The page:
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Finding the right balance

Discussion in 'Journalism topics only' started by Crimson Tide, Feb 8, 2007.

  1. Crimson Tide

    Crimson Tide Member

    So, what's the proper mix of gamers, previews, features and news stories?

    I'm trying to figure out what that is, but I'm getting mixed messages from my bosses.

    On one hand, when the ME transfered me to full-time writer, he said he wanted more features, more news stories, less gamers (read: don't go to the 2-19 girls 1A basketball game just because we haven't covered them this season). If anything, one feature per week, a news story and cover the city school as a beat (maybe three gamers per week and a weekly sidebar/notes). An 80-inch roundup of all the other scores is fine with him. Simple enough, fine with me.

    Okay, enter new SE a few weeks later, hot off his 5K p.m. daily. His style is a gamer every night, and plan coverage around getting every single team in each season (30 high schools with a boys and girls team each). He doesn't want one writer covering a school beat. He also doesn't like for us to leave the office unless we're going to a game. The exact opposite of what the ME said.

    So, what's the balance? I've been given a mandate by the ME, yet he's still hands-off enough that the SE is running it like a small-town newspaper. I know I should probably get everyone in the same room to discuss this, but my development isn't a concern. They just want the copy cranked out for better or worse.
  2. buckweaver

    buckweaver Active Member

    I'll never understand the mentality that it is even possible to please everyone. It's not. We need to quit trying that strategy -- it always devolves into knee-jerk responses to every complaint, which doesn't help us and doesn't serve our readers.

    You've got 30 high schools to cover. Trying to please everyone (by covering them all at least once a season) is going to fail. Doesn't matter what season -- football, basketball, spring sports -- it can't be done.

    If you want to please everyone, set up a weekly honor roll. Keep a list of which names you use, and which schools. Try to diversify it, and include every school.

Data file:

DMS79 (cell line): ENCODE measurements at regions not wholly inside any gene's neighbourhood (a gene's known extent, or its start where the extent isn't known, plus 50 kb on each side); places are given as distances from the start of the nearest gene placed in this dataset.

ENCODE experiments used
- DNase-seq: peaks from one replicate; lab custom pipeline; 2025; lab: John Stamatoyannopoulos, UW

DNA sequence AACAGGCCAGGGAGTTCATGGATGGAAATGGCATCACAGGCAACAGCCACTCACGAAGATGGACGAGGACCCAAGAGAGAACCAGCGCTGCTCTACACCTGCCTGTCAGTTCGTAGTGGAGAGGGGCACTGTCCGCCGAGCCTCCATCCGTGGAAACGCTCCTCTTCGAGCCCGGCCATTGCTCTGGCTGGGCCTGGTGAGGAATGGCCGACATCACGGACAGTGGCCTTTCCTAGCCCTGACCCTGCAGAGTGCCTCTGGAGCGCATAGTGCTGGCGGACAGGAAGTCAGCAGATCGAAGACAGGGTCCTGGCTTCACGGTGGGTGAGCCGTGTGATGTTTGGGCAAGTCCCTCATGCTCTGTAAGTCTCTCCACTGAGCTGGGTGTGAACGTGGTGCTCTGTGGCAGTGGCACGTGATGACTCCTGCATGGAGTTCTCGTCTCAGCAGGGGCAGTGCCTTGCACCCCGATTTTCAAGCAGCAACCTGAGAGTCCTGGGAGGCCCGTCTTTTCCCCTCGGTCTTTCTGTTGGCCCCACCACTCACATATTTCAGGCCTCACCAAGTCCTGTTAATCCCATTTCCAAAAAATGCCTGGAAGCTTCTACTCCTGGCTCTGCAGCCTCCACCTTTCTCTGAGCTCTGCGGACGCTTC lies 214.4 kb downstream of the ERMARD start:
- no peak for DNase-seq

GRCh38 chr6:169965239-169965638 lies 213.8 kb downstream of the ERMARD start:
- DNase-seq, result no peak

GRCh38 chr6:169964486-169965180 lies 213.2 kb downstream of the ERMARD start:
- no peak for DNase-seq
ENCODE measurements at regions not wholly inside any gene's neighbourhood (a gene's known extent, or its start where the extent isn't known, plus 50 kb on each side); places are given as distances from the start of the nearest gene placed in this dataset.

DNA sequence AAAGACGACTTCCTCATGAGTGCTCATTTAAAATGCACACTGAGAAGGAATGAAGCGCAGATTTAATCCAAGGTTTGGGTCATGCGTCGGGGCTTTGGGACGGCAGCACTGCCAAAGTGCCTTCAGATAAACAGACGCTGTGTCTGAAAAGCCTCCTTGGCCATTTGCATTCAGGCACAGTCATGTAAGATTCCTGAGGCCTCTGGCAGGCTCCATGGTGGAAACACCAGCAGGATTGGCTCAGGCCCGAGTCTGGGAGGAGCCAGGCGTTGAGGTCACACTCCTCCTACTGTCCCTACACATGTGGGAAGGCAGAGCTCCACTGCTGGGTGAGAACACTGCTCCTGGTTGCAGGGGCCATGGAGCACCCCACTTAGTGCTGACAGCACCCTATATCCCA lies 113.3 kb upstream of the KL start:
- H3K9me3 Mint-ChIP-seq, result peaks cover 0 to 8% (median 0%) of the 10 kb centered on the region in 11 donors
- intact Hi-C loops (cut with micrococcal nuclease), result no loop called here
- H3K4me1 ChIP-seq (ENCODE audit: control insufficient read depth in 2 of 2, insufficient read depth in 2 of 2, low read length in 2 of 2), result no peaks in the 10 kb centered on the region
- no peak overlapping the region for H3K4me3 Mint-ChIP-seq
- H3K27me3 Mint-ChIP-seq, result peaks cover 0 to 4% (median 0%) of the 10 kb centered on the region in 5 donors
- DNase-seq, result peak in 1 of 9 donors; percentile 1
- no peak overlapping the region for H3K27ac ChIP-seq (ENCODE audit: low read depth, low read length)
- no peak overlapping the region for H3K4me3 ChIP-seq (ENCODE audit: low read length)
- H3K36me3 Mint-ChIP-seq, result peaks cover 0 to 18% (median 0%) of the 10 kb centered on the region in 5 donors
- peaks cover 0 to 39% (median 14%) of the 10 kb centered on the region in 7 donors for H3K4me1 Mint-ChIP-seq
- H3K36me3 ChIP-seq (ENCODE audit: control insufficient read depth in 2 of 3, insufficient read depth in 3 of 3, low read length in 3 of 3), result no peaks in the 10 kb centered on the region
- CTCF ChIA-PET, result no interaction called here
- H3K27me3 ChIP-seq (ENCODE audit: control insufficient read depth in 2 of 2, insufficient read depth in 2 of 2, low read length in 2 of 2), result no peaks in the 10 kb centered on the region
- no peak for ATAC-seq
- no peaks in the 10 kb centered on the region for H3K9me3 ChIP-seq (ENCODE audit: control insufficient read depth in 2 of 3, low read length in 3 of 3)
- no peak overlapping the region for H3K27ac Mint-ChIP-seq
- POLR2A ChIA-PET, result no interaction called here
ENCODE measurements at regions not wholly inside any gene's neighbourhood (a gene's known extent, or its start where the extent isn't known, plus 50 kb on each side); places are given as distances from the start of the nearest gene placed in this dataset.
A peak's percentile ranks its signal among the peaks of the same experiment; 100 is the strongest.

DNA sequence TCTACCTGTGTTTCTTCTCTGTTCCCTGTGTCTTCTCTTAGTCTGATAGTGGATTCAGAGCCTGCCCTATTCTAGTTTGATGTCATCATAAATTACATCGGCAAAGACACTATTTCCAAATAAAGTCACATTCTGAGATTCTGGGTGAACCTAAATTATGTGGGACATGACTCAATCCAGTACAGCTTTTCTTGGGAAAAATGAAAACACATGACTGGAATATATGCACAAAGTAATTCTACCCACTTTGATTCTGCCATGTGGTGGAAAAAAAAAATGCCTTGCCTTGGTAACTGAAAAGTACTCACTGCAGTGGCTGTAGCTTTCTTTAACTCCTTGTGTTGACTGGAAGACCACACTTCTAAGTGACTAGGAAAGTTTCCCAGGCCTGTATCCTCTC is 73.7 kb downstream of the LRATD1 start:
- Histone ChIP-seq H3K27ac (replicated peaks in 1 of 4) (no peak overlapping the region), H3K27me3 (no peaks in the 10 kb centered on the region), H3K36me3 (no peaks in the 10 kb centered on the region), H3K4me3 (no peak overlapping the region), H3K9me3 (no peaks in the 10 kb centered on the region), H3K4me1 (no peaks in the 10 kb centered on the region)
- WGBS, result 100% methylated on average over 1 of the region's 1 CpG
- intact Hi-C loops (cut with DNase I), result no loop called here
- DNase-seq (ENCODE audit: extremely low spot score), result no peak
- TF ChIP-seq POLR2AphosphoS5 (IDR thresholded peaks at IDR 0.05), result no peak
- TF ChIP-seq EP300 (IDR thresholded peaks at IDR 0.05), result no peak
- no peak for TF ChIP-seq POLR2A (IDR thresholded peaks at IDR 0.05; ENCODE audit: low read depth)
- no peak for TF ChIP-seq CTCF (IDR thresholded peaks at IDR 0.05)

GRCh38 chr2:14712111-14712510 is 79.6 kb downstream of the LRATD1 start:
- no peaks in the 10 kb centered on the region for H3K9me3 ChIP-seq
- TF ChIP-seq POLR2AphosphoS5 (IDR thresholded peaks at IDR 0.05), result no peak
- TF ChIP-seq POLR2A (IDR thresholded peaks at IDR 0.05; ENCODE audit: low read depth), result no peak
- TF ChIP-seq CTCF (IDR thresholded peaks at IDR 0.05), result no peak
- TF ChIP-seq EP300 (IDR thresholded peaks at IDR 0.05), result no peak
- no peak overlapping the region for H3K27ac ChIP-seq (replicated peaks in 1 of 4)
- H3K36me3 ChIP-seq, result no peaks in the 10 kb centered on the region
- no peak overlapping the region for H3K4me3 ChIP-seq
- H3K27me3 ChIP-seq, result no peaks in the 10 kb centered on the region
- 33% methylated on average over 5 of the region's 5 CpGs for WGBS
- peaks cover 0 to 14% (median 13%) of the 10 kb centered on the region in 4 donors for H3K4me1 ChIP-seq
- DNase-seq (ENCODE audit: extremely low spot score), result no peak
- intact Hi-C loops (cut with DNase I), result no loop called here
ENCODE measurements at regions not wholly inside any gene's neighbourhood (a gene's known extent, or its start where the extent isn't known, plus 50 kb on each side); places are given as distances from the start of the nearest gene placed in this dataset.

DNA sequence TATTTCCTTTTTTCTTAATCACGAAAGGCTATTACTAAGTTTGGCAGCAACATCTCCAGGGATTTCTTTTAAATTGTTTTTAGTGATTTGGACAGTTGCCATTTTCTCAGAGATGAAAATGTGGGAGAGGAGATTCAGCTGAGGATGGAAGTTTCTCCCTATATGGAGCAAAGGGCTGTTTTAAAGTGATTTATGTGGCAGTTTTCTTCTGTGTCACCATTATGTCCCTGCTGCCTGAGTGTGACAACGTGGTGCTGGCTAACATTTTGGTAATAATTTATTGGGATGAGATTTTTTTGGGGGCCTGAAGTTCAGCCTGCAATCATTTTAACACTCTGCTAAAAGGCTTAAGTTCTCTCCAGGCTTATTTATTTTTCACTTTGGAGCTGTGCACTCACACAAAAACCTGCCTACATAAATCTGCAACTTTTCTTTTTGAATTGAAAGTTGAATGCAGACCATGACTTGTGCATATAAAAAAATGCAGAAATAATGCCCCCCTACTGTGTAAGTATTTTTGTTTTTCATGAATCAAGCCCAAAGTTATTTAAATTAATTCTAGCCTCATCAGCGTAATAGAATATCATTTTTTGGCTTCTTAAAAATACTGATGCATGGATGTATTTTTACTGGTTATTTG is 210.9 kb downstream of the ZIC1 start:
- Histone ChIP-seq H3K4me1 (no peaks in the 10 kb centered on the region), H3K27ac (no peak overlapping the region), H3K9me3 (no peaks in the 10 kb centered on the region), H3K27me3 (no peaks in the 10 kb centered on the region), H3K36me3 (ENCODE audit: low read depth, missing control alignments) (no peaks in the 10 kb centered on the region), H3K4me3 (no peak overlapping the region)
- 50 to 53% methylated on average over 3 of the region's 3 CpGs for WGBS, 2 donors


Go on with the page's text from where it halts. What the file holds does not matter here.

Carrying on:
As for stories, you want to diversify those, too. A weekly feature, a weekly profile, 1-2 weekly notebooks and a couple gamers -- plus as much breaking news as you can get; the more the better -- is a pretty good preps beat for most papers under 50K.

    Not much you can do if your SE is dead-set on one idea. But keep suggesting different ideas, and see if he'll listen. Keep trying different ideas. Work with him. You might persuade him, you might not. But don't hesitate to try.
  3. Idaho

    Idaho Active Member


    1. It is a small town paper.

    2. Tell your SE and ME you have been giving conflicting messages about what to write. Tell them what you think the two messages are and ask them to pow-wow and give you a clear direction so you don't end up doing one thing and not the other, or doing neither because you're trying to do both.
  4. Cosmo

    Cosmo Well-Known Member

    You're not to leave the office unless you're going to a game? How in the heck are you supposed to, I don't know, find news and interview people then? Do everything over the phone. Yeah, that's good.
  5. Mystery_Meat

    Mystery_Meat Guest

    Agree with Idaho. The ME can be hands-off as he wants, but he's got to understand that conflicting messages hurt the product and reflect poorly on them. If he wants to defer to the SE on this, then that's your mandate. If he thinks the SE is wrong, he can overrule him and that's your mandate.

    I was stuck in a pissing match between an SE and an ME at one of my stops. I never knew what was expected of me, and left me even more depressed than my default setting of profoundly depressed.